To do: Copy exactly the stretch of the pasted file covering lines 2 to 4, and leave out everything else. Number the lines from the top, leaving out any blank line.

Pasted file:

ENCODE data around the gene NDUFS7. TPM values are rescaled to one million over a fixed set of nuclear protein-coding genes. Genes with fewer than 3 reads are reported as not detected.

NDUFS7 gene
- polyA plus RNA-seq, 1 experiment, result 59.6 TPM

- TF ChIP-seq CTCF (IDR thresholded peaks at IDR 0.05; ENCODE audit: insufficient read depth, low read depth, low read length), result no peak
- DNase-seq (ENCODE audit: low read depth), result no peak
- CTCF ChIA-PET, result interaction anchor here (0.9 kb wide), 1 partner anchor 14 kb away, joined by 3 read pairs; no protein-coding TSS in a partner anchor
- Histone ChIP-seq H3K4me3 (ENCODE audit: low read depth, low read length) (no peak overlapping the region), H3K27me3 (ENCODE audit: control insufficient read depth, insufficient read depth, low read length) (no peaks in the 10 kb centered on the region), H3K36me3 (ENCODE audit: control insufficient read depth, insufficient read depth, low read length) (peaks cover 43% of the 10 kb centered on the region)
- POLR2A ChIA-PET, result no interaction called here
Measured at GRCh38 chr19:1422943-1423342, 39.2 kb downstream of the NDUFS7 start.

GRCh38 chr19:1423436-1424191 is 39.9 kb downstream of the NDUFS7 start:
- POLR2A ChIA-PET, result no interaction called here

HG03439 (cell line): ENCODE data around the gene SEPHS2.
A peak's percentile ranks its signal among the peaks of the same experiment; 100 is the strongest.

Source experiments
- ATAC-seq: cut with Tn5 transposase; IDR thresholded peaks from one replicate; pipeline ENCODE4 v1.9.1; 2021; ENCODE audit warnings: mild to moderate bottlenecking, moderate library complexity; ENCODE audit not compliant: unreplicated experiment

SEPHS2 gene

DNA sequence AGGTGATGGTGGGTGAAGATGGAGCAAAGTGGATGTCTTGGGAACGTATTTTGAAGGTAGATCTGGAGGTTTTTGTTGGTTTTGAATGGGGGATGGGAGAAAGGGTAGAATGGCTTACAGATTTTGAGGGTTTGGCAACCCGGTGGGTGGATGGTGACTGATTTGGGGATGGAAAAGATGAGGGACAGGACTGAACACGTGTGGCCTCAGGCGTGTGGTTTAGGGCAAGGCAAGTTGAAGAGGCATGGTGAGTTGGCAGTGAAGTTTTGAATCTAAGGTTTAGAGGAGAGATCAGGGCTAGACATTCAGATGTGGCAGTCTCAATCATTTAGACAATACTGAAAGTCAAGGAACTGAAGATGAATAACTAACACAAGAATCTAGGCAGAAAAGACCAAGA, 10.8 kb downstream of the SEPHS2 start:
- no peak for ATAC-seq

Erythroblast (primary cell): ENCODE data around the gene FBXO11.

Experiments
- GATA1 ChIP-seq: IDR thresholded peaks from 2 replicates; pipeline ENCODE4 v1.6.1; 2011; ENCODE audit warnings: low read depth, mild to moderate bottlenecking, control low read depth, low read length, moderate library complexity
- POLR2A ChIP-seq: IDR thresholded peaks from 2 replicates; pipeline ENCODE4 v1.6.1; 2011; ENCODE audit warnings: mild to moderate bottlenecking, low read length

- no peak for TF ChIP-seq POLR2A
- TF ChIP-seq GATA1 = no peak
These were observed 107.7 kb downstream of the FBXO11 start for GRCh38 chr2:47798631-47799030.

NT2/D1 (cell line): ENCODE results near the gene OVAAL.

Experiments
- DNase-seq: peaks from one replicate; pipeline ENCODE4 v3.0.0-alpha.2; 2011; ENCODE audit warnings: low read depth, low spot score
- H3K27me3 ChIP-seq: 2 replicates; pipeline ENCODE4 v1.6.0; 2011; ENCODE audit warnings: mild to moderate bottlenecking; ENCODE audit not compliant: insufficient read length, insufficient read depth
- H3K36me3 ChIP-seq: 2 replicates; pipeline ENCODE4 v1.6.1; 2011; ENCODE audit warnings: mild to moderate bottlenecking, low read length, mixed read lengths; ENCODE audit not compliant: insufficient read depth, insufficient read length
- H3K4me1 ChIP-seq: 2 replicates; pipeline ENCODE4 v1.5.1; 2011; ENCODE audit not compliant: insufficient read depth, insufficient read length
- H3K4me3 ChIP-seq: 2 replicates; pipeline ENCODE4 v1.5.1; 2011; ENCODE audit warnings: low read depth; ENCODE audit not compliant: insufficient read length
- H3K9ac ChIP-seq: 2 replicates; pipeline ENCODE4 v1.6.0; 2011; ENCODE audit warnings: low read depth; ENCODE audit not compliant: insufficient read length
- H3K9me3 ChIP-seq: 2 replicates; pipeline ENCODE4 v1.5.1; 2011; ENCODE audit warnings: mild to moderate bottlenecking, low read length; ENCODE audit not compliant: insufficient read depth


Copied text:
NDUFS7 gene
- polyA plus RNA-seq, 1 experiment, result 59.6 TPM

- TF ChIP-seq CTCF (IDR thresholded peaks at IDR 0.05; ENCODE audit: insufficient read depth, low read depth, low read length), result no peak